Answer: Always experiment with a sample before attempting anything with irreplaceable parts. The release process for the master is different from that of the casting. Plaster can be sealed with potters’ soap or Murphy’s Oil Soap. Lather it into the damp surface of the plaster with a soft brush. Rinse and repeat several times.  Then polish with a soft cloth.  Once dry and sealed, you can use Rocket Release. It will not leave a residue in the mold that will make painting castings difficult. It can’t be over emphasized that it is important to practice in order to perfect the technique and learn the characteristics of these products.

14. I didn’t use enough catalyst. Will it ever cure? How do I clean a mold?

The resin should cure, if given enough time; however, a cold environment is not good, Put it in the sun with a box over it to create a mini oven. If you can, paint the box black so it absorbs the sun’s heat. If that does not work, the mold may be cleaned. Casting resin can be cleaned off with acetone. Remove what you can with a spatula (or something like that). Just be careful not to damage the mold. Then wipe off the remaining resin with a rag and acetone. You will be good as new.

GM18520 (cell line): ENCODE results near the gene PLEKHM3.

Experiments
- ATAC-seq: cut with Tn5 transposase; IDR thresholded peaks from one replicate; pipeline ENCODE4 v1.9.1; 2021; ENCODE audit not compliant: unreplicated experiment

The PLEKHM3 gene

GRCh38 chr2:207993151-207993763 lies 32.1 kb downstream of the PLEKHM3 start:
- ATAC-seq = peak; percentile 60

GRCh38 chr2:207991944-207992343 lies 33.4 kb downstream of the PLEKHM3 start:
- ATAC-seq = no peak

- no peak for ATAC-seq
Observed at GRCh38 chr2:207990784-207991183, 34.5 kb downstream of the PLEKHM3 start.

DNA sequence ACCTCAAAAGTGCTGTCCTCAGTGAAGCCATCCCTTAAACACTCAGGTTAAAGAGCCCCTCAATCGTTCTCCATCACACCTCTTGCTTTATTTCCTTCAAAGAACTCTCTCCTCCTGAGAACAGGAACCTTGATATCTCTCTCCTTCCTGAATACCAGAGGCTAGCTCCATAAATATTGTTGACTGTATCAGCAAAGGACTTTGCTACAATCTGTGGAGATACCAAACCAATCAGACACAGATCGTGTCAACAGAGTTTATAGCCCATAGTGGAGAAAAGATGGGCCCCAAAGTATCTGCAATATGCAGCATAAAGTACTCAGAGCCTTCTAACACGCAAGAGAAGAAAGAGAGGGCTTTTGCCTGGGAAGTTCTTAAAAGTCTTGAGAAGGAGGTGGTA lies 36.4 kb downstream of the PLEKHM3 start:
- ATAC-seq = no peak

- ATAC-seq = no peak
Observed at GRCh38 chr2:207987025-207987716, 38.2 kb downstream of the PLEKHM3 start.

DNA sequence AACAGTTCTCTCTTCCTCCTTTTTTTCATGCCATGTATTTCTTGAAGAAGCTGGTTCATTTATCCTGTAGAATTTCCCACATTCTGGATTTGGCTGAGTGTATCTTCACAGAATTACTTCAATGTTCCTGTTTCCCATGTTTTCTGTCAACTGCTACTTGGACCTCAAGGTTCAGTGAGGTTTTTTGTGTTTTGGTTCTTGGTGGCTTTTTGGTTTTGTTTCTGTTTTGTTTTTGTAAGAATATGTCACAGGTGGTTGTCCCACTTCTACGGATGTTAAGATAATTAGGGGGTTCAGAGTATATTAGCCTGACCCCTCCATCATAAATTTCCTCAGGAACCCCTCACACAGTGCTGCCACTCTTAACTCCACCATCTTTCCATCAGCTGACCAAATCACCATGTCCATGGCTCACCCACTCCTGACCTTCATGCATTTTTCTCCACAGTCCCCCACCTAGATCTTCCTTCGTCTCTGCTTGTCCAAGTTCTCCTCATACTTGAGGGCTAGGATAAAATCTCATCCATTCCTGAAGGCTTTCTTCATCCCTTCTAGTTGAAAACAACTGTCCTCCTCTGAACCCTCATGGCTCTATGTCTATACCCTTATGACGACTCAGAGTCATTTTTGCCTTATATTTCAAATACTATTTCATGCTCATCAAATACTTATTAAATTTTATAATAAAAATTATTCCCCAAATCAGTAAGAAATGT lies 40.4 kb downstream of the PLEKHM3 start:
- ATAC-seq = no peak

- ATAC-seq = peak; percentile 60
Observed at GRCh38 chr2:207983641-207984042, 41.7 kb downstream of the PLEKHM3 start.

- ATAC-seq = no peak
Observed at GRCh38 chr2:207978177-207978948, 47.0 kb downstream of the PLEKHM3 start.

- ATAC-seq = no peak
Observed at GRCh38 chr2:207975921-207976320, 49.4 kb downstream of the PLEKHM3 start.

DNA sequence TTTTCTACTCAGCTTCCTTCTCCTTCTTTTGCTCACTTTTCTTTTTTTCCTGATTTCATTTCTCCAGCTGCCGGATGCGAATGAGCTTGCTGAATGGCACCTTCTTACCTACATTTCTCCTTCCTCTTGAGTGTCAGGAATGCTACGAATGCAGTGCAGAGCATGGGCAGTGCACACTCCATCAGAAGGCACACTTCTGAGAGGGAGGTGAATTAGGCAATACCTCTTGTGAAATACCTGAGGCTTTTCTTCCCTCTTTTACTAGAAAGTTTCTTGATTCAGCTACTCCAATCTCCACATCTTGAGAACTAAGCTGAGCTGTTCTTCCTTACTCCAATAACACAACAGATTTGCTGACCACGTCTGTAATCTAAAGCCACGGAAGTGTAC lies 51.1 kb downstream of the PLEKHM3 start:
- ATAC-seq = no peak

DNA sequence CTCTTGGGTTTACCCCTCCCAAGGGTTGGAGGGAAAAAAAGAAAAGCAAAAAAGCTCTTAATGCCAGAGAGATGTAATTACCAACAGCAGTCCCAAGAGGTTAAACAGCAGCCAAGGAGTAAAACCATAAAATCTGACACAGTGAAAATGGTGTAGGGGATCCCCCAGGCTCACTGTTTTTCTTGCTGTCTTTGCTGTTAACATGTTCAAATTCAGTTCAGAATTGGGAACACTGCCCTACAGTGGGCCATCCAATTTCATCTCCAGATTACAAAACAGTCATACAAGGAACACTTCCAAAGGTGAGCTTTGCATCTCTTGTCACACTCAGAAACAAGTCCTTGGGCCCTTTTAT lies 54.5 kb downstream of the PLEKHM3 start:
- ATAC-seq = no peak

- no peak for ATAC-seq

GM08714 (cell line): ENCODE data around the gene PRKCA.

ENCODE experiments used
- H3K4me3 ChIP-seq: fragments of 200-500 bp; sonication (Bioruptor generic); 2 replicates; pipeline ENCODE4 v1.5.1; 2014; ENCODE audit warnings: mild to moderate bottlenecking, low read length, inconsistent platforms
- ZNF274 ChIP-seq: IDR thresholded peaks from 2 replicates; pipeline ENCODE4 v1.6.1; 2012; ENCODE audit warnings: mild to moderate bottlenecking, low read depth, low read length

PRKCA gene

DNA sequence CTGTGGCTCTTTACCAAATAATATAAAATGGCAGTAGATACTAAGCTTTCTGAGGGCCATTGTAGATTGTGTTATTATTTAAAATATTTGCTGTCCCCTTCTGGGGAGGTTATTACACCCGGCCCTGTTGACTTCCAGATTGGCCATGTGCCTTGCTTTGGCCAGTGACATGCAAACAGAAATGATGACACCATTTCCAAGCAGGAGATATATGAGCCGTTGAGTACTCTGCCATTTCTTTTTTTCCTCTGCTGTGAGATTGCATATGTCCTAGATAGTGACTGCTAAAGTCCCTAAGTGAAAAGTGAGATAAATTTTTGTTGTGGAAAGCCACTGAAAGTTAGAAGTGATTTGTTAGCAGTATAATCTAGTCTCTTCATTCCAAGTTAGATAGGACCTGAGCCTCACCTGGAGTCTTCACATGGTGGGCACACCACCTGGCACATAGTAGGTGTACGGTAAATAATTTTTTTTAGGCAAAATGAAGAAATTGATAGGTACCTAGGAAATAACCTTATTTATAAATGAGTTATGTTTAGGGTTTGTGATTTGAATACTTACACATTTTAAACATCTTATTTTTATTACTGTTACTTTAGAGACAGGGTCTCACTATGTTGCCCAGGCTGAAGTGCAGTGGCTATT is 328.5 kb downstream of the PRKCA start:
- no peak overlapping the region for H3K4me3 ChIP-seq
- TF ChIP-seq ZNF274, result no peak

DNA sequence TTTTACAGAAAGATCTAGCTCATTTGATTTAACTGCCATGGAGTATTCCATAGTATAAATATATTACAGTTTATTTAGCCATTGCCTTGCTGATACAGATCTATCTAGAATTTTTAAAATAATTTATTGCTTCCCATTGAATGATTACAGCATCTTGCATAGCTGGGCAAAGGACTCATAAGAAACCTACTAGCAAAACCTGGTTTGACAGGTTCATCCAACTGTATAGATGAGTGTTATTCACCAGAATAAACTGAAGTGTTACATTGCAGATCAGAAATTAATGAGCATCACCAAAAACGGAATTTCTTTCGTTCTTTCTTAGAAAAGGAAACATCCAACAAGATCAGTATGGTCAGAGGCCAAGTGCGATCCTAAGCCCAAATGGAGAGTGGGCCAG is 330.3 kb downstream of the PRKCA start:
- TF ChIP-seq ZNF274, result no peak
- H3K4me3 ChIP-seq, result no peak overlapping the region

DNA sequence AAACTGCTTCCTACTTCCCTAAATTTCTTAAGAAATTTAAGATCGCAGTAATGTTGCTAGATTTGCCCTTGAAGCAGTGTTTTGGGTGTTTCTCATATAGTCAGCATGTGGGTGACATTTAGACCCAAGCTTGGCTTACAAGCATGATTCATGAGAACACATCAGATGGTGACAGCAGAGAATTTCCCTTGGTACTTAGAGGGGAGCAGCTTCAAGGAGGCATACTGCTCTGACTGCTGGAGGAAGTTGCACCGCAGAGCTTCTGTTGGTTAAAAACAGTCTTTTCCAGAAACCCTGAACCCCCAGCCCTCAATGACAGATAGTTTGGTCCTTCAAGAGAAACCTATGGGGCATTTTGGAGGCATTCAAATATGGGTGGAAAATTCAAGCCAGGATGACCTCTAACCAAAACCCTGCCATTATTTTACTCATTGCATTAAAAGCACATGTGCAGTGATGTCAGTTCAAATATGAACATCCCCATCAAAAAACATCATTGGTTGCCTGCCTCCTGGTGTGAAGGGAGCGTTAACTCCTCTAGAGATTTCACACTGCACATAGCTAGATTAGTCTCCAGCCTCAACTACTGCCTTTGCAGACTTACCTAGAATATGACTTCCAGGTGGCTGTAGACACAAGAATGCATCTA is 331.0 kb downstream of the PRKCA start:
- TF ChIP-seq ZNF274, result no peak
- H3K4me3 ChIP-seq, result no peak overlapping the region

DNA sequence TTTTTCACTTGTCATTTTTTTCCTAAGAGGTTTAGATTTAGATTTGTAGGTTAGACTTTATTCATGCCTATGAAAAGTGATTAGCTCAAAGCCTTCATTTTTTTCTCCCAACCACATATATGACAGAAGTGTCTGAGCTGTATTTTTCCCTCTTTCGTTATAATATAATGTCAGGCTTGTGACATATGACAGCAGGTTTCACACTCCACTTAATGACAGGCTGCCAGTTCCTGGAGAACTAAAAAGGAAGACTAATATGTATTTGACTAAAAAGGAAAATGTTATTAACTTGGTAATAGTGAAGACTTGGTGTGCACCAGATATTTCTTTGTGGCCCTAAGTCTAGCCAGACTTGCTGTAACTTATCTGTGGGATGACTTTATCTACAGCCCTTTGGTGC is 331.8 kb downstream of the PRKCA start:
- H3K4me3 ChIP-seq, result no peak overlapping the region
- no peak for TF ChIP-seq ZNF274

15. My first layer of clear polyester resin with MEKP catalyst does not achieve the “jello-like” consistency described. Is there something I might be doing wrong?

Casting is as much art as it is science. The shape of the casting can make a huge difference. If it is a thin casting with a lot of surface area, the cure will be very slow.  If it is in a mass, such as in a 3 oz. mixing cup, the cure will be much quicker. The shape factor dramatically affects your catalyst ratio. So, while we try to give guidelines, the ultimate answers for each situation come from experimentation. The other issue is how many layers the final casting will be. The more layers, the less catalyst per layer. The fewer layers, the more catalyst.

16. I want to duplicate a shadow box, hopefully, several times.